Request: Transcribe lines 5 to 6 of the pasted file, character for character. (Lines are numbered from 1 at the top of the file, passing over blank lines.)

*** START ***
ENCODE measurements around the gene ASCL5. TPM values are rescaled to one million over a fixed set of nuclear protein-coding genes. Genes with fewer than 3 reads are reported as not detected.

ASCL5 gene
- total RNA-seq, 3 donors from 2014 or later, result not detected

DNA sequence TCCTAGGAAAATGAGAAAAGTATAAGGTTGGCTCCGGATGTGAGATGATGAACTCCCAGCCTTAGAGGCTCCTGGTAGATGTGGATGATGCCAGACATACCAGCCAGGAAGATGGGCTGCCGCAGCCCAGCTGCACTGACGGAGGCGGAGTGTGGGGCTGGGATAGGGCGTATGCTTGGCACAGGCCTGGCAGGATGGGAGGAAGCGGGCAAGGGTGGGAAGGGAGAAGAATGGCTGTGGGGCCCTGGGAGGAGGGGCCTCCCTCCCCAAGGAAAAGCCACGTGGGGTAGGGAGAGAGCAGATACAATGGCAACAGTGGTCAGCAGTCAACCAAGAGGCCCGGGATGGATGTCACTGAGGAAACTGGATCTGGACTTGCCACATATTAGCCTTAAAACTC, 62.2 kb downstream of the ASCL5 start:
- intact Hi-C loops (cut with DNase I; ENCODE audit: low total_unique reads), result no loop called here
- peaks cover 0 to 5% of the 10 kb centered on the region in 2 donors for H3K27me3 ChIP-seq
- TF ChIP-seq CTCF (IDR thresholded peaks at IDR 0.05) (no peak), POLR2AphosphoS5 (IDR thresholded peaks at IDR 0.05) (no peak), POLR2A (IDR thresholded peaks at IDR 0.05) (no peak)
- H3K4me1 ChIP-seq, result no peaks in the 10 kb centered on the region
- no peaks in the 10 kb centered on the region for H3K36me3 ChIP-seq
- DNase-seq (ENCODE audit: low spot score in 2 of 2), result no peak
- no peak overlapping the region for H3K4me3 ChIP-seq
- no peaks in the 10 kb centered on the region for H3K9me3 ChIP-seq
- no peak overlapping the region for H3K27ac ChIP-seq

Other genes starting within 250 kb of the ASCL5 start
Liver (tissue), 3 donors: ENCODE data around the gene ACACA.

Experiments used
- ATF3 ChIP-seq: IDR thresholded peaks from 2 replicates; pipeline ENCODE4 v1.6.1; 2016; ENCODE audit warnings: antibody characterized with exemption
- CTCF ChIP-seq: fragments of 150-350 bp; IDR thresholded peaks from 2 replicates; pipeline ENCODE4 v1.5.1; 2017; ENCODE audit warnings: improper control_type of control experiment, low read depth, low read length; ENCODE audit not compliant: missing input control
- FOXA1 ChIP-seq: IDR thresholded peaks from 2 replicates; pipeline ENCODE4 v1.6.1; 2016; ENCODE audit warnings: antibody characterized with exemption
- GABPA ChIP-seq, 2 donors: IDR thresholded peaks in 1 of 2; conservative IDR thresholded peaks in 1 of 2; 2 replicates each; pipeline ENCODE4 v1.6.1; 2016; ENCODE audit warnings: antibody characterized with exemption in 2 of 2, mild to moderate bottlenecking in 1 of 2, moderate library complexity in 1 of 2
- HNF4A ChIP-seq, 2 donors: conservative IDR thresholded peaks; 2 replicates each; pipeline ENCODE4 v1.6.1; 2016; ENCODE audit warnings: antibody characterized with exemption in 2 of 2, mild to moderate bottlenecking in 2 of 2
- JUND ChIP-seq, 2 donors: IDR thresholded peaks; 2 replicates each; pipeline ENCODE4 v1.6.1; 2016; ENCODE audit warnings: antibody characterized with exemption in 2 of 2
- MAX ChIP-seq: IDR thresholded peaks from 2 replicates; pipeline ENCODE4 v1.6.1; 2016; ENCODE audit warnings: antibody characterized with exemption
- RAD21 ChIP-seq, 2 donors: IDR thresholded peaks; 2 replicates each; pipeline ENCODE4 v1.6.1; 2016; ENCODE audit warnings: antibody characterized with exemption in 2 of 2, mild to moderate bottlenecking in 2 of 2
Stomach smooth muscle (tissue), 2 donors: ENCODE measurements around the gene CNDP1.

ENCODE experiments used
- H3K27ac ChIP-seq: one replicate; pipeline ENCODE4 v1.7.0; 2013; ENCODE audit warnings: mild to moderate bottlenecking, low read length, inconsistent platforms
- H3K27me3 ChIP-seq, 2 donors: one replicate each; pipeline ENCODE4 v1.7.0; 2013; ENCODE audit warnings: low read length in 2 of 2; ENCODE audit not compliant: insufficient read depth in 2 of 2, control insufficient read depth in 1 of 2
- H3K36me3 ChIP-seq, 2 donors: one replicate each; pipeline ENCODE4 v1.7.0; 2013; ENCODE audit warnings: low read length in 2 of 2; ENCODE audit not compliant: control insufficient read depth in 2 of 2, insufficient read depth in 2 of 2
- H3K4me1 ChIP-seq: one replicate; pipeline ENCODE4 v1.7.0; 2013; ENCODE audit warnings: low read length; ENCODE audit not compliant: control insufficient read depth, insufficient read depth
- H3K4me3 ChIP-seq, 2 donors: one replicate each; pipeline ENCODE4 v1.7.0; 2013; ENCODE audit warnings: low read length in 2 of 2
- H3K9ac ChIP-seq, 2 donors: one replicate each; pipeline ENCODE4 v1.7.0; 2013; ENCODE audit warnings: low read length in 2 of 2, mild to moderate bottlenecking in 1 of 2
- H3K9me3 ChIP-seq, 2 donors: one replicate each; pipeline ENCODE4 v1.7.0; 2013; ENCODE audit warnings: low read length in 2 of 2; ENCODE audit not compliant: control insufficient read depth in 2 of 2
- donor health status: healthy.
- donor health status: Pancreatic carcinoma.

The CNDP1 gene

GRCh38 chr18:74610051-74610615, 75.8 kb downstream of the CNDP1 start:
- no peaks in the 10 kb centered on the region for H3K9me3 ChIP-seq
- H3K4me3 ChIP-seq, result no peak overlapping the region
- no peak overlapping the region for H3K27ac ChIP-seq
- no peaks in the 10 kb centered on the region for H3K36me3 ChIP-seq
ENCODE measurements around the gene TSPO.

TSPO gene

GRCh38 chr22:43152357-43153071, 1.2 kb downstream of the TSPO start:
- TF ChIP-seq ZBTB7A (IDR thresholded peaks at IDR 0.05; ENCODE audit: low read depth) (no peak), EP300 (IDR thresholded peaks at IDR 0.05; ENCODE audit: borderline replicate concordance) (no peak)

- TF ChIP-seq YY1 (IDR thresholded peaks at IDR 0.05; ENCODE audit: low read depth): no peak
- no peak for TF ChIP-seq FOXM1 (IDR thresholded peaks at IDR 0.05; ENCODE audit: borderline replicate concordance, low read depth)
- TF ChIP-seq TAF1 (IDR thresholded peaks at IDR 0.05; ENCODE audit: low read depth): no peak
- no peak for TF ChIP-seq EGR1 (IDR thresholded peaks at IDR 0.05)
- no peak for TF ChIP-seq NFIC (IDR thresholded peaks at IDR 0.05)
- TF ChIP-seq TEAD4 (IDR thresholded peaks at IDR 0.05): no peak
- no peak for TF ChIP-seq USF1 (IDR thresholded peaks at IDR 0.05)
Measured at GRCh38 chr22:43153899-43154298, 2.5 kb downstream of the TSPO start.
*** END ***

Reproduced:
- intact Hi-C loops (cut with DNase I; ENCODE audit: low total_unique reads), result no loop called here
- peaks cover 0 to 5% of the 10 kb centered on the region in 2 donors for H3K27me3 ChIP-seq